Hester will get his name called, and when he does, it will be because of Mitchell. Nobody did it better than Mitchell. The omission of Mitchell has been a contentious point recently, and if the Hall of Fame has not been able to add Mitchell to their hallowed halls, what would it take?

Devin Hester. That's what.

Hester had to do things pro football world had never seen before. He had to do truly great things. Things that you couldn't do in the Madden video games.

If the Hall of Fame has been reluctant to add Mitchell, only a player like Hester would be able to budge them off their archaic line.

Make no mistake about it: Brian Mitchell deserves to be in the Hall of Fame.

So does Devin Hester, and when he makes it, he'll have B-Mitch to thank. 

 

 

 

 

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Jordan Reed's unsatisfying 2017 season has come to an official end

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USA Today Sports

Jordan Reed's unsatisfying 2017 season has come to an official end

The Redskins made a roster move that many have anticipated for the last few weeks.

The team announced that 2016 Pro Bowl tight end Jordan Reed, who has missed the last six games with a hamstring injury, has been placed on injured reserve. That ends a very disappointing season for the five-year veteran.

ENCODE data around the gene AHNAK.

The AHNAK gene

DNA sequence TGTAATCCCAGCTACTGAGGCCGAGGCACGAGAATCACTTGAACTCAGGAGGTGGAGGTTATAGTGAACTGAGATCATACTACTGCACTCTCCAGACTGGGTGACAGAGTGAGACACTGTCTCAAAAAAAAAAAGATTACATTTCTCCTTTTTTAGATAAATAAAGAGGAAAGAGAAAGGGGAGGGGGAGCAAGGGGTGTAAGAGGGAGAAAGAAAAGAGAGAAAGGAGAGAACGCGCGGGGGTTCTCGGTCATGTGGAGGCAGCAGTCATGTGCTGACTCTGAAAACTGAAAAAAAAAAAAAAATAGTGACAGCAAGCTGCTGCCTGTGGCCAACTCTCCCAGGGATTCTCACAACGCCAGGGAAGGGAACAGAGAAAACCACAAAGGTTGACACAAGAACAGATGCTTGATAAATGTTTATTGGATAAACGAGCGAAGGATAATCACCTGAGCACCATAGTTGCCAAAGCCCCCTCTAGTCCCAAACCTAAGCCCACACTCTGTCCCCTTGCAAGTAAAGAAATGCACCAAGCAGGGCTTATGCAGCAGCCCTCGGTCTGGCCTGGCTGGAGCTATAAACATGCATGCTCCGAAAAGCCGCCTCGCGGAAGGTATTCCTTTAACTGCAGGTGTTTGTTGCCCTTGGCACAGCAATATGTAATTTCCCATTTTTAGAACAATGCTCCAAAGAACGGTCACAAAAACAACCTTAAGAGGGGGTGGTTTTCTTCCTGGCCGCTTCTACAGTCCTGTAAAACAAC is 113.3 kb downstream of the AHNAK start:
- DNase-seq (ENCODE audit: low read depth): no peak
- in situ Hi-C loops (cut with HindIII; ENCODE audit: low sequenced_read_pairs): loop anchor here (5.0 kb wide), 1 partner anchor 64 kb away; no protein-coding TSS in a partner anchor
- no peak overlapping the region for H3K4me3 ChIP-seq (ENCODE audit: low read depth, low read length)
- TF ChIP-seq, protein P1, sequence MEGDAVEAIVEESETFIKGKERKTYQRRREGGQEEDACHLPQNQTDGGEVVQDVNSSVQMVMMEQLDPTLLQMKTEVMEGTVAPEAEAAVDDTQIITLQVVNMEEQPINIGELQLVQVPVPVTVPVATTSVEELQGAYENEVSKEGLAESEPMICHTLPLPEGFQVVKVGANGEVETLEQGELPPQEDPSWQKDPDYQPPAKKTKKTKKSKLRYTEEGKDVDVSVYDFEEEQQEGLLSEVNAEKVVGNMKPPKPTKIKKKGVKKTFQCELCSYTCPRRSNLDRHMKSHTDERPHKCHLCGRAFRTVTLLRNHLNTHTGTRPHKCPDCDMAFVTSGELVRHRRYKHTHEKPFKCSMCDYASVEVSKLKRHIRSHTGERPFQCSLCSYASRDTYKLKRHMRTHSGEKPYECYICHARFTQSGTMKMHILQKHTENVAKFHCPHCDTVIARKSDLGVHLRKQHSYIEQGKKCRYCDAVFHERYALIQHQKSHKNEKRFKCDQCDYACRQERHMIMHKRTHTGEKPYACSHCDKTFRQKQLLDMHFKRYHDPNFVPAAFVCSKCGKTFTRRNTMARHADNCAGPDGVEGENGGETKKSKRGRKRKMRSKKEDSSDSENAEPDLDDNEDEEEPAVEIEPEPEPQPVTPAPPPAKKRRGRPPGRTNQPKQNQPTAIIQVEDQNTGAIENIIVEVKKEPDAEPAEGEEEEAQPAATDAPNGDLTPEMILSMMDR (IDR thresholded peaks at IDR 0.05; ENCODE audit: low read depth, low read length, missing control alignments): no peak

It seemed that Reed was never fully healthy all year. He was placed on the physically unable to perform (PUP) list with a toe injury when he reported to camp in late July. Reed remained on PUP until a week before the start of the regular season, when he was activated.

MORE REDSKINS: 11 SECONDS OF MOMENTUM

In six games, Reed’s production was running well below his career averages in receptions, yards, and touchdowns. He was averaging just 7.8 yards per catch after averaging 10.5 per reception prior to the season.

It seemed like he was on the verge of breaking out in Week 7 against the Eagles, when he caught eight passes for 64 yards and his first two touchdowns of the season. But the following week against the Cowboys he suffered the hamstring injury early in the game and he hasn’t played since.

Reed was close to returning a few weeks ago but he suffered a setback and he just couldn’t get the hamstring healthy enough to play. With the Redskins now officially out of playoff contention, the decision apparently was made to put him on the shelf and start getting him ready for next year.

RELATED: FEW UPS, MANY DOWNS VS. CHARGERS

In other moves announced by the Redskins, they put RB Byron Marshall (hamstring) and LB Chris Carter (broken fibula) on IR. Both were injured during the loss to the Chargers on Sunday. Carter will have surgery and face a long rehab. Perhaps Marshall could return after a few weeks but the Redskins needed to get a third running back on the roster.

That running back is Kapri Bibbs, who has been on the Redskins’ practice squad. Also signed to the active roster were practice squad linebackers Pete Robertson and Otha Peters.

Added to the practice squad were LB Alex McCalister, RB Dare Ogunbowale, and S Orion Stewart.

Stay up to date on the Redskins. Rich Tandler covers the team 365 days a year. Like his Facebook page Facebook.com/TandlerNBCS and follow him on Twitter @TandlerNBCS.